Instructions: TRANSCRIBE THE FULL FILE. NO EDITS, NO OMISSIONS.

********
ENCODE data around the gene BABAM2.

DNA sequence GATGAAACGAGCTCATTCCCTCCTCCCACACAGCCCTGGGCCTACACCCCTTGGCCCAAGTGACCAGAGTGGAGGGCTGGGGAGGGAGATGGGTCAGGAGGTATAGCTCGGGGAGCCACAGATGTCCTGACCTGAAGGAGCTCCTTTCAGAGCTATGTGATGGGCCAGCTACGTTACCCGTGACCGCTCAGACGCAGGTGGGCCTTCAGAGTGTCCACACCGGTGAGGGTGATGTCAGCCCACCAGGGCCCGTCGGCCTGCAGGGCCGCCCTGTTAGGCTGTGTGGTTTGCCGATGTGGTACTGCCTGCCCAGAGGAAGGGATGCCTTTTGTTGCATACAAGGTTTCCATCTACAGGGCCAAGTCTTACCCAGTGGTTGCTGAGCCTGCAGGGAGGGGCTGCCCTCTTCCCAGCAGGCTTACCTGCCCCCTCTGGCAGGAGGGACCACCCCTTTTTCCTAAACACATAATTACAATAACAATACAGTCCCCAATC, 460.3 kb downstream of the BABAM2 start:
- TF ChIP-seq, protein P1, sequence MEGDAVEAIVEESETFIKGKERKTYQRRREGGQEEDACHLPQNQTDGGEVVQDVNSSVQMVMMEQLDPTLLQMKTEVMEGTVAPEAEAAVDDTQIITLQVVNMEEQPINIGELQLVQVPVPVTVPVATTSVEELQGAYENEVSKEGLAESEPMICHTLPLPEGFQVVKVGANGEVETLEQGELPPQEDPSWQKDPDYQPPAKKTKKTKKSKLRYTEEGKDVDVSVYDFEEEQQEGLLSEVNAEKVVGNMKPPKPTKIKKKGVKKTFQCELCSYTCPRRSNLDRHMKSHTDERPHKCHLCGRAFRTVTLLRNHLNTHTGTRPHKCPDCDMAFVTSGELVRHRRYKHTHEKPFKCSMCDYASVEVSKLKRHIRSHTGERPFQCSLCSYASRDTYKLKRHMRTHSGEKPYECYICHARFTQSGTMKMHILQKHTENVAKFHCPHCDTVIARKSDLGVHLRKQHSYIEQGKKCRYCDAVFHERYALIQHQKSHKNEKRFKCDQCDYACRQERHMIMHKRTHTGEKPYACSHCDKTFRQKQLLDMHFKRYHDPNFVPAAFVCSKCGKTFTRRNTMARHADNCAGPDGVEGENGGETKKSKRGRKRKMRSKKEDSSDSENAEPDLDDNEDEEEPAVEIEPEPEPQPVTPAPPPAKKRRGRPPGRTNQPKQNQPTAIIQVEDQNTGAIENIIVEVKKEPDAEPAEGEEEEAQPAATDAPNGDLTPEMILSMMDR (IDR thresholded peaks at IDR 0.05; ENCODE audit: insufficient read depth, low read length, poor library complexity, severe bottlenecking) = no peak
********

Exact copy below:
ENCODE data around the gene BABAM2.

DNA sequence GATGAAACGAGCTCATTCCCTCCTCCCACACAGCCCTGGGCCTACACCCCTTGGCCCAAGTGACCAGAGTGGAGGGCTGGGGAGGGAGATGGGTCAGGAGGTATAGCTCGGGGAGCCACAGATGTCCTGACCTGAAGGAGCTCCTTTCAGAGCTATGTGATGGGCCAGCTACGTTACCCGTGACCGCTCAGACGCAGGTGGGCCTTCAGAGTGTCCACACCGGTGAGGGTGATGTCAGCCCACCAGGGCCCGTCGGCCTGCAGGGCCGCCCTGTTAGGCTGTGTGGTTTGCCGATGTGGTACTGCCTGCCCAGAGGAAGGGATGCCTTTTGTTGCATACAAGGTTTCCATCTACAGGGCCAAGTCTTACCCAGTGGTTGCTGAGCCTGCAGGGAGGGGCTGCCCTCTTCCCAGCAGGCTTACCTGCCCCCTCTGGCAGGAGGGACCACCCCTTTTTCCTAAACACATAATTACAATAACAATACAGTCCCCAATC, 460.3 kb downstream of the BABAM2 start:
- TF ChIP-seq, protein P1, sequence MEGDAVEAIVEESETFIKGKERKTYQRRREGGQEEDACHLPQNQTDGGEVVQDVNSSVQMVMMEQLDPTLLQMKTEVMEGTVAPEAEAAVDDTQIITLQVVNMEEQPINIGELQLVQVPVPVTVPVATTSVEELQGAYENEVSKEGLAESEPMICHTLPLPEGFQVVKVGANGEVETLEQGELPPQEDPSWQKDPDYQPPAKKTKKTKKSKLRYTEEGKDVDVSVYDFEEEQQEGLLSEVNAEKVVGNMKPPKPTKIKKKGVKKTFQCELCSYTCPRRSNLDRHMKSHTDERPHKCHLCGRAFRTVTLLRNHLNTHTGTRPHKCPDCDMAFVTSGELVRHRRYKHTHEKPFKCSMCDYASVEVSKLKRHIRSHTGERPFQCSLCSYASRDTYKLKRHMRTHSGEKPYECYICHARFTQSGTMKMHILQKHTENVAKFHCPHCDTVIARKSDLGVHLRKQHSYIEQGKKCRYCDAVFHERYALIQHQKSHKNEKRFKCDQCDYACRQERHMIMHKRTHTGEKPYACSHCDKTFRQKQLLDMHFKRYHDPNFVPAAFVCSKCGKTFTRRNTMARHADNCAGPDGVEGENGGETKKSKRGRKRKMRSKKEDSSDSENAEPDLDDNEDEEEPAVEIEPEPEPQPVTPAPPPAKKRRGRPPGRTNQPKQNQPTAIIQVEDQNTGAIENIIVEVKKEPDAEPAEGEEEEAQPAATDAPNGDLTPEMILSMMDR (IDR thresholded peaks at IDR 0.05; ENCODE audit: insufficient read depth, low read length, poor library complexity, severe bottlenecking) = no peak